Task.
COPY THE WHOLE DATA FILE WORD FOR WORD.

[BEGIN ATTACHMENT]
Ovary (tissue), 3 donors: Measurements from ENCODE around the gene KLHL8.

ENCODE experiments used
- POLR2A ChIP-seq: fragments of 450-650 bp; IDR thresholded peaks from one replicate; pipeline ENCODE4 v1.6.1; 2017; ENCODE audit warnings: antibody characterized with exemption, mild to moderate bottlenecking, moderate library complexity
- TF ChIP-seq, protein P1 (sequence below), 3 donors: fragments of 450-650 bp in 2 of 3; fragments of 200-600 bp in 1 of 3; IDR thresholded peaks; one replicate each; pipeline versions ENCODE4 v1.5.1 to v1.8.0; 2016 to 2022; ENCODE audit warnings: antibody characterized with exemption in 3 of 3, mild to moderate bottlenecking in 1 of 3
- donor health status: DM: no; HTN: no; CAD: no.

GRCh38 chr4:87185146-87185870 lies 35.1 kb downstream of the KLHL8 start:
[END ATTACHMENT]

Ovary (tissue), 3 donors: Measurements from ENCODE around the gene KLHL8.

ENCODE experiments used
- POLR2A ChIP-seq: fragments of 450-650 bp; IDR thresholded peaks from one replicate; pipeline ENCODE4 v1.6.1; 2017; ENCODE audit warnings: antibody characterized with exemption, mild to moderate bottlenecking, moderate library complexity
- TF ChIP-seq, protein P1 (sequence below), 3 donors: fragments of 450-650 bp in 2 of 3; fragments of 200-600 bp in 1 of 3; IDR thresholded peaks; one replicate each; pipeline versions ENCODE4 v1.5.1 to v1.8.0; 2016 to 2022; ENCODE audit warnings: antibody characterized with exemption in 3 of 3, mild to moderate bottlenecking in 1 of 3
- donor health status: DM: no; HTN: no; CAD: no.

GRCh38 chr4:87185146-87185870 lies 35.1 kb downstream of the KLHL8 start: